Interception and retention of macroscopic bryophyte fragments by branch substrates in a tropical cloud forest: an experimental and demographic approach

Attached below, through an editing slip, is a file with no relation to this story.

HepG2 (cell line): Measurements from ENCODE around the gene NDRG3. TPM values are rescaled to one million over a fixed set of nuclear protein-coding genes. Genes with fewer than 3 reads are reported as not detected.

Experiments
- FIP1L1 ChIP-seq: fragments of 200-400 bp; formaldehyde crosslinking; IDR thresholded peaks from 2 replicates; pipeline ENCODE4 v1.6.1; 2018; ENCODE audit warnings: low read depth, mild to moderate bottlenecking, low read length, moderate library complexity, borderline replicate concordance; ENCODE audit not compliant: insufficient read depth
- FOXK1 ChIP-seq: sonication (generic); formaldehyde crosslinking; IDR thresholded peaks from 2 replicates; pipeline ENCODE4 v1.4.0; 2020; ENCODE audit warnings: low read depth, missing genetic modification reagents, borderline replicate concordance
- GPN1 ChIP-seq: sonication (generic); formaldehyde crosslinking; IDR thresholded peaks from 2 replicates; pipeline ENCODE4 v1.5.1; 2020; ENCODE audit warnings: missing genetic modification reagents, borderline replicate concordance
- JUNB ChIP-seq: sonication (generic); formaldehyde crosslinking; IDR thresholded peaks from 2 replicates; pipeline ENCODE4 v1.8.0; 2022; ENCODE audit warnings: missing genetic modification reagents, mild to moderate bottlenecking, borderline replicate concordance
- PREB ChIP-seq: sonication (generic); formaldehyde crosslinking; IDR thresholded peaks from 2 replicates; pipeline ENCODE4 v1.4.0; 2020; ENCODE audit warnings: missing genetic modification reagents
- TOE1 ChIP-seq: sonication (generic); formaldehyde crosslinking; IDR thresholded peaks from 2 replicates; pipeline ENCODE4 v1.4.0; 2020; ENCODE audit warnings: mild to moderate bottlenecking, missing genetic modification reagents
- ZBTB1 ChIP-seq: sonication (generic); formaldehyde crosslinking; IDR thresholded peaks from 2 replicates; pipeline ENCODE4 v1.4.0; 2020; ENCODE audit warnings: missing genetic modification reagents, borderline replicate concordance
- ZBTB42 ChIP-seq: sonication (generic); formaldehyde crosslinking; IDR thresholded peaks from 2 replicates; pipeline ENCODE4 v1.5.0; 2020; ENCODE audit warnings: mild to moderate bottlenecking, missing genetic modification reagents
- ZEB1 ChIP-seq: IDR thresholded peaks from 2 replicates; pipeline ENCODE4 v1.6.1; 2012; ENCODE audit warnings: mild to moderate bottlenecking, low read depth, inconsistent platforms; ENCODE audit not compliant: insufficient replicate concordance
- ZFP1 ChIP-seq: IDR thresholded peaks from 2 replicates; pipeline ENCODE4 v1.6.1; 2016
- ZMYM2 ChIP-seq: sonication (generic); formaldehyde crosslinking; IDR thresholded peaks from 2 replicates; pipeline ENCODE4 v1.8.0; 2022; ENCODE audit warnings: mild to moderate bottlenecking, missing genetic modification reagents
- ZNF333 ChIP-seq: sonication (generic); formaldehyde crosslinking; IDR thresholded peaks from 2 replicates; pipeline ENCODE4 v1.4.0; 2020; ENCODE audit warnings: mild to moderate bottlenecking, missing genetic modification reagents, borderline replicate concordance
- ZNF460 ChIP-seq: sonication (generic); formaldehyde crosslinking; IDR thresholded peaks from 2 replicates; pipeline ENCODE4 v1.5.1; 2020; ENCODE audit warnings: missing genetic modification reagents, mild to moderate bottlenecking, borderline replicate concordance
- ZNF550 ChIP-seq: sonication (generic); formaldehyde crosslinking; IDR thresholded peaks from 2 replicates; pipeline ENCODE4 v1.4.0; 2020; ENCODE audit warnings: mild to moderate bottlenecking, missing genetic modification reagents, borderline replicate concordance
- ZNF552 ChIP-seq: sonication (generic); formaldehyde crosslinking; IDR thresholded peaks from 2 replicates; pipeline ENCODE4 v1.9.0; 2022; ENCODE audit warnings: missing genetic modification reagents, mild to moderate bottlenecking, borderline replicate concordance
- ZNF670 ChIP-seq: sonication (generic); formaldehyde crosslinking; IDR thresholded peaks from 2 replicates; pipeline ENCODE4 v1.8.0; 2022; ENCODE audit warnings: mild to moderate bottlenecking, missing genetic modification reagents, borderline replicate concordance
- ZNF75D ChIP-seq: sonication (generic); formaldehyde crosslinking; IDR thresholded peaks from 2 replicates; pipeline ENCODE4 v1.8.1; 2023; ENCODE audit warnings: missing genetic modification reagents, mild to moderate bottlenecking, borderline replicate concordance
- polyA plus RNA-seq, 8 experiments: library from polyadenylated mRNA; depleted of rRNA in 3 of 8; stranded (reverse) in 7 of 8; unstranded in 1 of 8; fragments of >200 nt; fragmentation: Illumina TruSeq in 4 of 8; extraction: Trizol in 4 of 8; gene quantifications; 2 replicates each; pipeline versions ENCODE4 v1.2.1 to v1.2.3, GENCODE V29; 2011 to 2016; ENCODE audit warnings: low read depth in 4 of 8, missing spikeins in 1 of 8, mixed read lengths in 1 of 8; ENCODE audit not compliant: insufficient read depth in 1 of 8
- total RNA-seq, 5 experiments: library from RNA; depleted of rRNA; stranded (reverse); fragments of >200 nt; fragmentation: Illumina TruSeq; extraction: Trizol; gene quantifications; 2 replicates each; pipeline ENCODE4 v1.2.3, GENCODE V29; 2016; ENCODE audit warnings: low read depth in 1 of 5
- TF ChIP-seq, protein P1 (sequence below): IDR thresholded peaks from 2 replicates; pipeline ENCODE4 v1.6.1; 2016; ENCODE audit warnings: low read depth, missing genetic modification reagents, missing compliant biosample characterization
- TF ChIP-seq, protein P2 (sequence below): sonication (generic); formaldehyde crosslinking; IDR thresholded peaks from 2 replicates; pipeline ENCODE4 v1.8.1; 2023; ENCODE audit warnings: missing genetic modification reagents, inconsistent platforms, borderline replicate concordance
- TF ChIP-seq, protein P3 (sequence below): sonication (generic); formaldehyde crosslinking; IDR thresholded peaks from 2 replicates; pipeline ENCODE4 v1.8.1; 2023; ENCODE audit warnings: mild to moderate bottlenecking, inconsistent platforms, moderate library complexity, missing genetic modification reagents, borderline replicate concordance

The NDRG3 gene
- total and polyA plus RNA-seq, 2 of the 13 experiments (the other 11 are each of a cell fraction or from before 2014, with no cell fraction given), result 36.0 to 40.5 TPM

Although the significance of canopy plant communities to ecosystem function is well documented, the process by which such communities become established in trees remains poorly known. Colonization of tree surfaces by canopy-dwelling plants often begins with the establishment of bryophytes, so the conditions that affect the dispersal of bryophytes in the forest canopy merit study. We assessed success rates of one mechanism of bryophyte propagation, the aerial dispersal of macroscopic fragments, using an experimental approach. We quantified interception and retention of marked fragments released from a 36 cm×36 cm grid 50 cm above branches of saplings and mature trees of the species Ocotea tonduzii in a montane cloud forest in Costa Rica. Only 1% of bryophyte fragments dropped over sapling crowns in this manner were retained for the 6-month duration of the study, while branches in the forest canopy with intact epiphyte loads and branches that had been stripped of their epiphytes retained 24% and 5%, respectively. Our results suggest that larger-diameter branches and the presence of other epiphytes can both improve the retention of bryophyte fragments on canopy branches. Further work will be needed to address the relative roles of other dispersal mechanisms (spores, gemmae, microscopic bryophyte fragments) and the dynamics of growth and establishment of macroscopic bryophyte fragments following their interception.
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